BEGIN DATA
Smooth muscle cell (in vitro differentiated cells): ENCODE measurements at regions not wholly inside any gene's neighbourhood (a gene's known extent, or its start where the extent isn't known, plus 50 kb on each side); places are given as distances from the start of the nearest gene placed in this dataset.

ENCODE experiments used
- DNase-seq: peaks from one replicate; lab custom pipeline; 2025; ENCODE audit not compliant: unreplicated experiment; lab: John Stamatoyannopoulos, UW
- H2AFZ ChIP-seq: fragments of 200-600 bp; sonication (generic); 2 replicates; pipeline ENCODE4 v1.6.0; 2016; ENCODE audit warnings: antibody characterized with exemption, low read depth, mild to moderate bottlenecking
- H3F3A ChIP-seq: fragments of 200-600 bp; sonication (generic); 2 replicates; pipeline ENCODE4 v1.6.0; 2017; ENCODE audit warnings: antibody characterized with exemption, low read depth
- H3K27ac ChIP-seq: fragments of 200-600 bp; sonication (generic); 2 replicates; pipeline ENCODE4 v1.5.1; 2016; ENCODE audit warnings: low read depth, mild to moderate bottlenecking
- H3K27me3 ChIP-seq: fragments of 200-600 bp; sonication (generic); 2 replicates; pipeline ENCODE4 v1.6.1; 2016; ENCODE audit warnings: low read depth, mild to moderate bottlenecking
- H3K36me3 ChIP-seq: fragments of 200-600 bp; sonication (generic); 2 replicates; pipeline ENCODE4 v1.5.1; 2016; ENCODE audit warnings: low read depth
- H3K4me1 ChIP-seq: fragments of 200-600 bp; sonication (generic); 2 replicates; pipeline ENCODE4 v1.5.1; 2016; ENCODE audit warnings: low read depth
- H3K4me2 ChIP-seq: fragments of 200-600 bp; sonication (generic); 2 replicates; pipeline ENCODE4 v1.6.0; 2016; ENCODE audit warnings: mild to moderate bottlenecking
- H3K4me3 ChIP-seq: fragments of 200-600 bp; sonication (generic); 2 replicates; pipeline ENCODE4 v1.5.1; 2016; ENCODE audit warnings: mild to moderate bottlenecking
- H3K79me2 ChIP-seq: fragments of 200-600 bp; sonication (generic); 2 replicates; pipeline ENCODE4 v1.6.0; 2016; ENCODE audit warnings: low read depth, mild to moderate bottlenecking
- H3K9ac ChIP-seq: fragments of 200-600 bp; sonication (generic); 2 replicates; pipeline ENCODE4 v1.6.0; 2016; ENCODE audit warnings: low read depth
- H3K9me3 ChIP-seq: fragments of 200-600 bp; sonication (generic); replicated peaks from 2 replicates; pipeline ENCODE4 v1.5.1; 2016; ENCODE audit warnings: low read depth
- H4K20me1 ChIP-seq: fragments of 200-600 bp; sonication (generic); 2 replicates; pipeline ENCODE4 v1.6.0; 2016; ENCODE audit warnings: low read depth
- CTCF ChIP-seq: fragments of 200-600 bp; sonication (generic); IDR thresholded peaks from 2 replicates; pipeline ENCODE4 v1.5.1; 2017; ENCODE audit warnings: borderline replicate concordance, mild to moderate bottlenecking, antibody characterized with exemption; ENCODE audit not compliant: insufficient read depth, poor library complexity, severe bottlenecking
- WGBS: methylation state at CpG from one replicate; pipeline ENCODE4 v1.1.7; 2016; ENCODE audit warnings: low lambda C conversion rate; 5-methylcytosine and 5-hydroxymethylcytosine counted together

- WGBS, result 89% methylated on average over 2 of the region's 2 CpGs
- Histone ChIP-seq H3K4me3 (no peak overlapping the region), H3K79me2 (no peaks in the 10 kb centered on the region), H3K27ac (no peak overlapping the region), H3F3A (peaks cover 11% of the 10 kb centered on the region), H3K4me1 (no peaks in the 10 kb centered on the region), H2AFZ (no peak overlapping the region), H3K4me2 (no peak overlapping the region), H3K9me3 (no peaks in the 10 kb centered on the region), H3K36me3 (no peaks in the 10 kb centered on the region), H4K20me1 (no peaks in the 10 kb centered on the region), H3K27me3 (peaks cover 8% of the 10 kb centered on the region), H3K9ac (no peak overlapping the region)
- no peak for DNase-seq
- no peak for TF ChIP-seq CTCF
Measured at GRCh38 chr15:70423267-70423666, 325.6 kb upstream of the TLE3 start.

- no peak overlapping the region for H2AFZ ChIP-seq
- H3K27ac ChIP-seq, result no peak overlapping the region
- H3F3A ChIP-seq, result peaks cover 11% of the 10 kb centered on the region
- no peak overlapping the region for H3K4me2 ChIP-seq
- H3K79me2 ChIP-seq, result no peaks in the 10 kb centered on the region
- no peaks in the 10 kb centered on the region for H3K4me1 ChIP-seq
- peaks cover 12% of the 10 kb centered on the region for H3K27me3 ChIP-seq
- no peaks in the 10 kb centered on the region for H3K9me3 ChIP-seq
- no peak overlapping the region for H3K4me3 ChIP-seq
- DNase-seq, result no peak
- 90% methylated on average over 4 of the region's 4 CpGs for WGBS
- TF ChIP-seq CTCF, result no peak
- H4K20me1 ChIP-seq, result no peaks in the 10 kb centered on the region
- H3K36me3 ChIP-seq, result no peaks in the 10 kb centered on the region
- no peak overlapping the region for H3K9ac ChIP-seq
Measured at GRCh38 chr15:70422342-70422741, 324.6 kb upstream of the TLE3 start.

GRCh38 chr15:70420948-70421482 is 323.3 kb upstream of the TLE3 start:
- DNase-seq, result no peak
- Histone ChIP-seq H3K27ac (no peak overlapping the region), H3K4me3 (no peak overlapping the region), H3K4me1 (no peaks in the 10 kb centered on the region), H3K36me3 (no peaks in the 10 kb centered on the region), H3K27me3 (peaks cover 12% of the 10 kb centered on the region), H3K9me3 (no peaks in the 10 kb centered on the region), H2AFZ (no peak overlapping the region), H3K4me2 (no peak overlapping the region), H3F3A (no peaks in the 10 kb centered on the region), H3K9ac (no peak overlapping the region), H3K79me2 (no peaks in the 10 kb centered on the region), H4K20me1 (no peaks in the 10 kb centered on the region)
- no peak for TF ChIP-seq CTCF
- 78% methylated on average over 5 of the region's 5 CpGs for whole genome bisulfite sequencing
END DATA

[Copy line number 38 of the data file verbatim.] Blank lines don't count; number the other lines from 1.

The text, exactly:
Measured at GRCh38 chr15:70422342-70422741, 324.6 kb upstream of the TLE3 start.